Today is the anniversary of the day I started paying attention to the coronavirus pandemic in earnest. We’re about to see a wave of these posts of people reflecting on a year in isolation – I had planned to write one in early March. But on reviewing my email, I see that on February 26, my colleague at the MIT Media Lab Dr. Kevin Esvelt sent out a long email that began “Raising a topic considered fringe is inherently socially awkward, and can even be considered taboo when it’s associated with unequal health and mortality risks.” He noted that he had initially predicted that the novel coronavirus was likely to cause between a thousand and ten million deaths worldwide, and that recent news forced him to raise the upper bounds on his estimate to forty million deaths.
Kevin’s caution in sending the email out was reasonable – in late February 2020, the pandemic was something that had hit China hard, but hadn’t been reported as a cause of death in the US. In retrospect, we know that there was an ongoing outbreak in Seattle, Washington, but the first death from COVID-19 wasn’t announced until February 29. It’s remarkable to think of how quickly Kevin’s caution went from being a possible overreaction to a topic on the fringe of most Americans’ attention to being a prescient view of the new normal.
Having received Kevin’s email and watching the news closely, I still got on a plane to Seattle on Monday, March 2, 2020 to give a speech at a conference. I remember the faint signs that the world was about to change: a statue of a dog outside a store near Pike’s Place Market was wearing a surgical mask, though none of the humans were. We were ordered not to hug or shake hands at the conference, so we awkwardly bumped elbows.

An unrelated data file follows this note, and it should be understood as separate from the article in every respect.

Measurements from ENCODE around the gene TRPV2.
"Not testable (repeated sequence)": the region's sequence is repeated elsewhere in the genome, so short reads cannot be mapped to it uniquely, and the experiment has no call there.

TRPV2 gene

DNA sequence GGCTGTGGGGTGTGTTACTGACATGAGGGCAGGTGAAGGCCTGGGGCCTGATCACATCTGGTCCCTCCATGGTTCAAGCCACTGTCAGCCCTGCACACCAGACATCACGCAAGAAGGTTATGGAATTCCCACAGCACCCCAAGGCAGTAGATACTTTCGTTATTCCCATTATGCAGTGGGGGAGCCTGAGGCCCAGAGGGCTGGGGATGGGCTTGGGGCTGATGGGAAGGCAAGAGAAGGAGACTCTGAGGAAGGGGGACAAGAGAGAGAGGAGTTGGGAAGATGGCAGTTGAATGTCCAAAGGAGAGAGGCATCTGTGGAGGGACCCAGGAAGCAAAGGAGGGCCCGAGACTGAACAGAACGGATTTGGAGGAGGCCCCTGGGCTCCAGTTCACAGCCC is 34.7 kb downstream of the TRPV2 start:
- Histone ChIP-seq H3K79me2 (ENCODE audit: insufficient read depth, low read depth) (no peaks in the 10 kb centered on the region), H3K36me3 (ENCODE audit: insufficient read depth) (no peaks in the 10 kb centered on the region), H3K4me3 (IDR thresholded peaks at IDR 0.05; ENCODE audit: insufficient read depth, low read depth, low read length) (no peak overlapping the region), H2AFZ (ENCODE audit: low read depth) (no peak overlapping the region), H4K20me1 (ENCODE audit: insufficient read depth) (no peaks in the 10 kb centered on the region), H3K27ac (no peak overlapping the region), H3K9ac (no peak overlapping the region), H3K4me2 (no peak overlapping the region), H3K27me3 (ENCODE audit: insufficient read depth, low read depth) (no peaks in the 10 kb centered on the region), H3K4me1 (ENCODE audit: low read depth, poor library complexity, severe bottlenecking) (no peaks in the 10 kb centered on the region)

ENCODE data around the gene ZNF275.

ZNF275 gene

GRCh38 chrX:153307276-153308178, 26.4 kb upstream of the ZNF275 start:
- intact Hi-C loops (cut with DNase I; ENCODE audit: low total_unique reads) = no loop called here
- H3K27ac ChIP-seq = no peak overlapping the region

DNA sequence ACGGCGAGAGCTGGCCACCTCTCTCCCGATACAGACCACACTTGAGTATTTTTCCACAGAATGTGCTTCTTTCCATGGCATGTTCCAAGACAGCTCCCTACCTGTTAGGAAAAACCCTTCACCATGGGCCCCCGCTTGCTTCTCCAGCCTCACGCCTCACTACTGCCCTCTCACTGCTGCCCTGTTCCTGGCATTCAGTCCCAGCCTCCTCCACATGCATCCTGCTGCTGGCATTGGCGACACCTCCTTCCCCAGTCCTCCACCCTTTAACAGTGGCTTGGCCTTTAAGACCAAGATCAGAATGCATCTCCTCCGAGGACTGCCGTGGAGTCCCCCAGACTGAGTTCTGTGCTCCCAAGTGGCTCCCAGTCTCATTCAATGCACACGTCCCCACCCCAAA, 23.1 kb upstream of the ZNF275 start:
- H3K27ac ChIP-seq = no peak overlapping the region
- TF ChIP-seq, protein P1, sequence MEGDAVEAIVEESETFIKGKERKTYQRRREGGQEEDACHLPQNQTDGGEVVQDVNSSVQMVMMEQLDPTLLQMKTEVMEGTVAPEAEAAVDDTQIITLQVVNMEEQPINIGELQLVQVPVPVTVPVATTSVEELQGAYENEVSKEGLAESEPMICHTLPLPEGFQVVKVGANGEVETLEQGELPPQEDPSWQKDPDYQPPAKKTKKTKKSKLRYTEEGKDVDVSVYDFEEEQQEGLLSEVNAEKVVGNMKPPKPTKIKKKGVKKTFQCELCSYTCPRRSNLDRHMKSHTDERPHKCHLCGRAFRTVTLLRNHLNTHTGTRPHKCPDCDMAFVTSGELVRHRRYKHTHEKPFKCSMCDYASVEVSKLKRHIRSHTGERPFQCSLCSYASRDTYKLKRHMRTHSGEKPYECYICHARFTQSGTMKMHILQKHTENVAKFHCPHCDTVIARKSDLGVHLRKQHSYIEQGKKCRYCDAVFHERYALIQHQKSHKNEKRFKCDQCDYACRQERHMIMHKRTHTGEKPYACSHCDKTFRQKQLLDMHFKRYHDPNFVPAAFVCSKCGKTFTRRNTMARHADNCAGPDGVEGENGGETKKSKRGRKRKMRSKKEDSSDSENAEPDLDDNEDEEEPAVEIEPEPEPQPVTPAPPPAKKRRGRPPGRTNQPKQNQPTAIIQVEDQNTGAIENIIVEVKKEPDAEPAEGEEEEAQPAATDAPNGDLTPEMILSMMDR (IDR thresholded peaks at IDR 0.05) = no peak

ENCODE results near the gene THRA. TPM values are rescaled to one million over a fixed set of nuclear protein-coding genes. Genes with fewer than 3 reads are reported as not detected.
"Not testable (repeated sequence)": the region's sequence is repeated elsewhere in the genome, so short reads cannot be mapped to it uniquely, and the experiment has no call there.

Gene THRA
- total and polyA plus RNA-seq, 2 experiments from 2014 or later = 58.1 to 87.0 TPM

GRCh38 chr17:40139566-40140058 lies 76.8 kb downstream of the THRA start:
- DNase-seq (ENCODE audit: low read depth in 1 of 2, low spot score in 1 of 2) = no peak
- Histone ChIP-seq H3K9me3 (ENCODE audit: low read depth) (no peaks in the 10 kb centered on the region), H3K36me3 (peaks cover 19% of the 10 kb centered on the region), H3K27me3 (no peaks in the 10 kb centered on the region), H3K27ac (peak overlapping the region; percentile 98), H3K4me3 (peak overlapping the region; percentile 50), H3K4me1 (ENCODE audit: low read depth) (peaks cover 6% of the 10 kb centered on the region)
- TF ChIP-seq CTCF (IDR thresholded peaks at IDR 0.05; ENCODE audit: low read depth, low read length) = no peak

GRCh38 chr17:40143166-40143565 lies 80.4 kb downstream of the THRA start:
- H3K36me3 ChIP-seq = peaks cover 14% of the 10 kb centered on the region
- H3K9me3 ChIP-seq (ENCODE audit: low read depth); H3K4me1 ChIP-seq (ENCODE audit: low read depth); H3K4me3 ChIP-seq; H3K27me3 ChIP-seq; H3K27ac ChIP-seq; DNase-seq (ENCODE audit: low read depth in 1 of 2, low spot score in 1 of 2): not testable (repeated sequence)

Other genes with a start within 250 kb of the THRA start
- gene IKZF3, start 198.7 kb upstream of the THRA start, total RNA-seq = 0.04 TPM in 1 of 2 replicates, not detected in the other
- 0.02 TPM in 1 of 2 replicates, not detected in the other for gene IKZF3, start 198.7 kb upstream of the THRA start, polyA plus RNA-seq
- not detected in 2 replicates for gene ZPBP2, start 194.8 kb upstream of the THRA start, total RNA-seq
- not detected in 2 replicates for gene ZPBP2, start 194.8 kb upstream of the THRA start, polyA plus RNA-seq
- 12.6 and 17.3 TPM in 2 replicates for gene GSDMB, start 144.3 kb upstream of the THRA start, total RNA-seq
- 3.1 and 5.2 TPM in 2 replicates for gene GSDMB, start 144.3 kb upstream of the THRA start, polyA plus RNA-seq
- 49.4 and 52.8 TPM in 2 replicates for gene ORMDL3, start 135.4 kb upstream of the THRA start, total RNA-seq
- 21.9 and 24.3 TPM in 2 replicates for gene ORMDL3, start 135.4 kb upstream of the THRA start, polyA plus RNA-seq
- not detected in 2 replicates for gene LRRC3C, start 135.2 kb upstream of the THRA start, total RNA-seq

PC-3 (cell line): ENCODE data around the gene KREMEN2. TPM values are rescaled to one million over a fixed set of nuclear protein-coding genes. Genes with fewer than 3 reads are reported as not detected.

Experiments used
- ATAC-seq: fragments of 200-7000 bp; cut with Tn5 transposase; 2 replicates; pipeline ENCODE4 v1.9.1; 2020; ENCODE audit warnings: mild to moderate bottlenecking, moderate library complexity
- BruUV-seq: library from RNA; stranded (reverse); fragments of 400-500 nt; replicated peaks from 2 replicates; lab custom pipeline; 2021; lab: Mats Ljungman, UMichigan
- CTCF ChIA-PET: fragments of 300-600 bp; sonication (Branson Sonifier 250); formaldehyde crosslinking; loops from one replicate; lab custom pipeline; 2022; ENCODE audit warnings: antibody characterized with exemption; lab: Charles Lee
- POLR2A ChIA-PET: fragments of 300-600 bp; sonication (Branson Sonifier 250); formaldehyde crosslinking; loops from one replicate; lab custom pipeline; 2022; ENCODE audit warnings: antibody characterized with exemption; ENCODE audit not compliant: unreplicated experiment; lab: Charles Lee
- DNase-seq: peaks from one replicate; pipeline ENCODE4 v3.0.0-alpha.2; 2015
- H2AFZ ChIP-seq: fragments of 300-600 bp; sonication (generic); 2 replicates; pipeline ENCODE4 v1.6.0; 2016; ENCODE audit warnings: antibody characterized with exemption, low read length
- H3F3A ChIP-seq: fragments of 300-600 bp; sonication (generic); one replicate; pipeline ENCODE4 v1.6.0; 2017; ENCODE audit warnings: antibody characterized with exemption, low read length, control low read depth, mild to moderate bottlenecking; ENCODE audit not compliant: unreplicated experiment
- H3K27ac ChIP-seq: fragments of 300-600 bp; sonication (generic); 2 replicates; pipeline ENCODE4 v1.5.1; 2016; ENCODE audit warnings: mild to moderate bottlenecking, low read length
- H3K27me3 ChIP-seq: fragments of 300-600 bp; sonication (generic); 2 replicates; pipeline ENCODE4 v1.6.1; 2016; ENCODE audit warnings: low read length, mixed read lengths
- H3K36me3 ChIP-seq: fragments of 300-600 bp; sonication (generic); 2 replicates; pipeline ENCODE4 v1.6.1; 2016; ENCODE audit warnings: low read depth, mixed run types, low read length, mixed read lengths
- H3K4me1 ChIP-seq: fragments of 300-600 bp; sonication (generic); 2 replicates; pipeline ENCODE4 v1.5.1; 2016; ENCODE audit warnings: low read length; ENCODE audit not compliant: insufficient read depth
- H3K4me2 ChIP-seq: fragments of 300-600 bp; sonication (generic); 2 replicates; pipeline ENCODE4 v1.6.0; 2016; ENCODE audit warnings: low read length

On Monday, March 9, 2020, I began cancelling travel, changing an important meeting in NYC to a videoconference and dropping out of a speaking engagement because I didn’t want to spend a day in a conference room with strangers. The organized was initially pissed with me, and then, by a day before the conference, seemed to realize that something was going on that was entirely beyond her control.
There was incredible uncertainty about what to do in early March: should we stop traveling, start working from home? With no guidance from federal or state governments on what precautions to take, employers became the deciders and they watched each other closely. When Microsoft announced that a few of its employees had tested positive and ordered everyone else to work from home, it started a sea change in the tech industry. MIT waited for Stanford, UWashington and Harvard to stop in person classes, then ordered us to start teaching remotely as well. My last in-person class was on March 11 – half of the class had already decided to participate remotely, and we felt a frisson of danger when we got together for a class picture to celebrate our last class together. That was the last time I taught at MIT and the last time I taught in a classroom.